The family home would be subject to land tax and motorists should be charged to enter Perth's CBD during peak hours under recommendations of the Economic Regulation Authority's landmark report into microeconomic reform.
The 476-page report, released by the State Government yesterday, advocates tax reforms that could lead to stamp duty on residential property being abolished.
The ERA says exemptions and concessions on land tax could be axed and the rate increased to raise enough revenue to replace stamp duty, which it argues is a drag on the economy.
It also argues for ending the payroll tax exemption for businesses with a payroll of less than $800,000.
Or, the base for land tax, payroll tax and stamp duty could be broadened and their rates lowered.
Under WA's tax law, principal places of residence, aged-care facilities, agricultural land, crown land and land owned by religious, charitable or education institutions are exempt from tax.
The report advocates user-pay principles in a range of policy areas, including roads and electricity, and calls for sweeping deregulation of retail trading hours, taxis and potato-growing.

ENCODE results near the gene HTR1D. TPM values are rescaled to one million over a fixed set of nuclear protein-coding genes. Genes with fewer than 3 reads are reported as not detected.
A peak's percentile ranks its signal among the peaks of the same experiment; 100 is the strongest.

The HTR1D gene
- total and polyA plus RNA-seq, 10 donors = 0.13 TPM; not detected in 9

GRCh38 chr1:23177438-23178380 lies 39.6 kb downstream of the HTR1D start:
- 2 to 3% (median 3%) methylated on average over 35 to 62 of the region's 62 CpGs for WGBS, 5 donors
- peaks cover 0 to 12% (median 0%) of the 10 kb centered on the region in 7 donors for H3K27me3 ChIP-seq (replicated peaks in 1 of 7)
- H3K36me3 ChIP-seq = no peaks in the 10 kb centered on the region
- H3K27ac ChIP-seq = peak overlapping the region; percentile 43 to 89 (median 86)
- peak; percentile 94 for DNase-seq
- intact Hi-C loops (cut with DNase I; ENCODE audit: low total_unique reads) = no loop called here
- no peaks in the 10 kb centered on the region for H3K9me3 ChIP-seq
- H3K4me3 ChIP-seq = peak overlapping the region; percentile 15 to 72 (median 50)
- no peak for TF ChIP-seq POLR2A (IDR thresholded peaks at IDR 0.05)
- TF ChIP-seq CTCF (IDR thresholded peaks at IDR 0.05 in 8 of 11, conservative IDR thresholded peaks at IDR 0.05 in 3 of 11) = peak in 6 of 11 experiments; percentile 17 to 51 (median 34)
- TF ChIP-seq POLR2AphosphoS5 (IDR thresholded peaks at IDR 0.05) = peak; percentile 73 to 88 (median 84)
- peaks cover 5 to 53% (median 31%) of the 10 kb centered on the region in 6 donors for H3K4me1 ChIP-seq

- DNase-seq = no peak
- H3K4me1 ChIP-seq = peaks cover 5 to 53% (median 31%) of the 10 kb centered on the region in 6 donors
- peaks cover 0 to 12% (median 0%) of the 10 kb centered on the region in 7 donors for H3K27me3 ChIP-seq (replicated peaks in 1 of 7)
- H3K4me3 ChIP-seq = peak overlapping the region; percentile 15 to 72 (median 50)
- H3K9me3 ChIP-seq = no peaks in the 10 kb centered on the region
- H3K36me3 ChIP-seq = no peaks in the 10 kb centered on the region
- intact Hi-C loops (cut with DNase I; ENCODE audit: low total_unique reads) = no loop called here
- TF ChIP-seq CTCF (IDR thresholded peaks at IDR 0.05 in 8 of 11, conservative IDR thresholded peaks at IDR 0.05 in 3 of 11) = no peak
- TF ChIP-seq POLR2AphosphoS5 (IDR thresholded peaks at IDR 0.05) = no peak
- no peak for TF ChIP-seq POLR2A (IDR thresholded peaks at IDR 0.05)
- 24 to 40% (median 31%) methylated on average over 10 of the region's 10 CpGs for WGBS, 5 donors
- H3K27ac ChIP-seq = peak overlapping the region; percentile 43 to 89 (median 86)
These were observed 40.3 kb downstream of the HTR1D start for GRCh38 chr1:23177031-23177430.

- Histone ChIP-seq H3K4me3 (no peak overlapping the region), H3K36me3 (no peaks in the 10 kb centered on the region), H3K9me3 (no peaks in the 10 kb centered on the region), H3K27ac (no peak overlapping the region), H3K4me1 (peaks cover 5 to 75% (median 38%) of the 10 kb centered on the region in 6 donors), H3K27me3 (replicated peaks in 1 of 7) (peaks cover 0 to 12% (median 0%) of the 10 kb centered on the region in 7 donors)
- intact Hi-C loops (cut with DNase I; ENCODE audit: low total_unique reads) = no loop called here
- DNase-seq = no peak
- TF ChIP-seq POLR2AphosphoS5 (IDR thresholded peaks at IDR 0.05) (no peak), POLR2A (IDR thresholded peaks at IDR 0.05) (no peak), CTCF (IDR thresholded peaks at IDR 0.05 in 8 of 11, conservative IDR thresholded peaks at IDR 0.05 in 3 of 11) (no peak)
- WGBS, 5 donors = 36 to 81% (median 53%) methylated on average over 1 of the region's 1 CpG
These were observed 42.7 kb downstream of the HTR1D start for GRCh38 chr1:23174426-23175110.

The ERA says the Government should test a congestion charge for vehicles entering the CBD during the morning and afternoon peak.
Households and small business should pay electricity tariffs that reflect the cost of production and distribution and the Government should investigate time-of-use and variable peak power pricing, which would have consumers paying higher prices during high demand, such as on hot summer days.
The report calls for more involvement of the private sector in taxpayer-funded infrastructure projects, which it says should be subject to rigorous and public cost-benefit analyses.
The report also says there must be tighter scrutiny of Royalties for Regions spending, including "proactive" management of the program's $1 billion annual spending limit.
The ERA says retail trading hours restrictions should be removed except for Christmas Day, Good Friday and Anzac Day morning.
Restrictions on the number of taxi plates should go, as should regulations - such as the $60 minimum fare - stopping small charter vehicles from competing with taxis. And the Potato Marketing Board should be scrapped.
Finance Minister Dean Nalder ruled out changes to Royalties for Regions.
He said the Government would not follow the report's recommendations to divest housing lender Keystart and abolish the State's domestic gas reservation policy, which requires proponents of new gas projects to set aside 15 per cent of reserves to supply the WA domestic market.